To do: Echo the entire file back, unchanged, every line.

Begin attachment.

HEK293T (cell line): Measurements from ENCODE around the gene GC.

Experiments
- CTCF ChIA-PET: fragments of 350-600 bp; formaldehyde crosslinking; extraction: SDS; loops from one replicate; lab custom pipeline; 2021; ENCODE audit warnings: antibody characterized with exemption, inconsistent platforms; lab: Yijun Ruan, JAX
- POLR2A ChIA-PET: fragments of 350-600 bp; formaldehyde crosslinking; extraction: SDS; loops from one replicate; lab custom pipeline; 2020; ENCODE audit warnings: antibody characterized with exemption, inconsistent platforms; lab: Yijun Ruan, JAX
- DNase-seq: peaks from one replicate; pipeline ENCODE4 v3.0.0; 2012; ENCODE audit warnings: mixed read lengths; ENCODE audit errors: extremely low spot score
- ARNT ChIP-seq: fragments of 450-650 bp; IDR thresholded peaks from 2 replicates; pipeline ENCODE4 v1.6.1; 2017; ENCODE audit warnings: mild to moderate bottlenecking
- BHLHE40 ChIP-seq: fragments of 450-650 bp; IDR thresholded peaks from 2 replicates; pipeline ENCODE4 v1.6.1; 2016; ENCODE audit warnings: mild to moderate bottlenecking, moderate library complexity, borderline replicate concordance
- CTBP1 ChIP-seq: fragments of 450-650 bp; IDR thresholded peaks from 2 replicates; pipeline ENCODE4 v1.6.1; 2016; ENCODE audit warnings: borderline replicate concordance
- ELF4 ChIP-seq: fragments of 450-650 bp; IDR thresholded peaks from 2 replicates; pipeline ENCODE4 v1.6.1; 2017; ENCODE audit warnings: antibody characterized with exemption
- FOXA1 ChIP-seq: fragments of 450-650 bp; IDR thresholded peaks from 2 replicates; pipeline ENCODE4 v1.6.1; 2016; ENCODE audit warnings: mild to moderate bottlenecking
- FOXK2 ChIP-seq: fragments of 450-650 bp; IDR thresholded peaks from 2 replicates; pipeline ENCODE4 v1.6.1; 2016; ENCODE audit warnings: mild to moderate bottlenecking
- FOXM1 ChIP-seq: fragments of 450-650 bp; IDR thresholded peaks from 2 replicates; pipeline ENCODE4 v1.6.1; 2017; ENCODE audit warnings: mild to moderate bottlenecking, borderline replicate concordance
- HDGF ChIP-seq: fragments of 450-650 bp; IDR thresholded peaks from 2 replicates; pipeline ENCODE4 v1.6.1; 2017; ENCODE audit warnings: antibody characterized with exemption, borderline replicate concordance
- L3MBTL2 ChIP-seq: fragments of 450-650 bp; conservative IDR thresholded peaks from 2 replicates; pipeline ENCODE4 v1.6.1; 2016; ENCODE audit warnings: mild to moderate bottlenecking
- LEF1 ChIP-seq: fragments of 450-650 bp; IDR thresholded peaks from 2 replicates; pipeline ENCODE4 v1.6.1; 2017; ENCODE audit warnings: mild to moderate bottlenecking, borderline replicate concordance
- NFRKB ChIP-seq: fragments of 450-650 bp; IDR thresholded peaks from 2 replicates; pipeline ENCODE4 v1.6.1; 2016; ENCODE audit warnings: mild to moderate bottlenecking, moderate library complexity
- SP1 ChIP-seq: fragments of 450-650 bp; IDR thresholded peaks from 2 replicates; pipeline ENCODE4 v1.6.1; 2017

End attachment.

HEK293T (cell line): Measurements from ENCODE around the gene GC.

Experiments
- CTCF ChIA-PET: fragments of 350-600 bp; formaldehyde crosslinking; extraction: SDS; loops from one replicate; lab custom pipeline; 2021; ENCODE audit warnings: antibody characterized with exemption, inconsistent platforms; lab: Yijun Ruan, JAX
- POLR2A ChIA-PET: fragments of 350-600 bp; formaldehyde crosslinking; extraction: SDS; loops from one replicate; lab custom pipeline; 2020; ENCODE audit warnings: antibody characterized with exemption, inconsistent platforms; lab: Yijun Ruan, JAX
- DNase-seq: peaks from one replicate; pipeline ENCODE4 v3.0.0; 2012; ENCODE audit warnings: mixed read lengths; ENCODE audit errors: extremely low spot score
- ARNT ChIP-seq: fragments of 450-650 bp; IDR thresholded peaks from 2 replicates; pipeline ENCODE4 v1.6.1; 2017; ENCODE audit warnings: mild to moderate bottlenecking
- BHLHE40 ChIP-seq: fragments of 450-650 bp; IDR thresholded peaks from 2 replicates; pipeline ENCODE4 v1.6.1; 2016; ENCODE audit warnings: mild to moderate bottlenecking, moderate library complexity, borderline replicate concordance
- CTBP1 ChIP-seq: fragments of 450-650 bp; IDR thresholded peaks from 2 replicates; pipeline ENCODE4 v1.6.1; 2016; ENCODE audit warnings: borderline replicate concordance
- ELF4 ChIP-seq: fragments of 450-650 bp; IDR thresholded peaks from 2 replicates; pipeline ENCODE4 v1.6.1; 2017; ENCODE audit warnings: antibody characterized with exemption
- FOXA1 ChIP-seq: fragments of 450-650 bp; IDR thresholded peaks from 2 replicates; pipeline ENCODE4 v1.6.1; 2016; ENCODE audit warnings: mild to moderate bottlenecking
- FOXK2 ChIP-seq: fragments of 450-650 bp; IDR thresholded peaks from 2 replicates; pipeline ENCODE4 v1.6.1; 2016; ENCODE audit warnings: mild to moderate bottlenecking
- FOXM1 ChIP-seq: fragments of 450-650 bp; IDR thresholded peaks from 2 replicates; pipeline ENCODE4 v1.6.1; 2017; ENCODE audit warnings: mild to moderate bottlenecking, borderline replicate concordance
- HDGF ChIP-seq: fragments of 450-650 bp; IDR thresholded peaks from 2 replicates; pipeline ENCODE4 v1.6.1; 2017; ENCODE audit warnings: antibody characterized with exemption, borderline replicate concordance
- L3MBTL2 ChIP-seq: fragments of 450-650 bp; conservative IDR thresholded peaks from 2 replicates; pipeline ENCODE4 v1.6.1; 2016; ENCODE audit warnings: mild to moderate bottlenecking
- LEF1 ChIP-seq: fragments of 450-650 bp; IDR thresholded peaks from 2 replicates; pipeline ENCODE4 v1.6.1; 2017; ENCODE audit warnings: mild to moderate bottlenecking, borderline replicate concordance
- NFRKB ChIP-seq: fragments of 450-650 bp; IDR thresholded peaks from 2 replicates; pipeline ENCODE4 v1.6.1; 2016; ENCODE audit warnings: mild to moderate bottlenecking, moderate library complexity
- SP1 ChIP-seq: fragments of 450-650 bp; IDR thresholded peaks from 2 replicates; pipeline ENCODE4 v1.6.1; 2017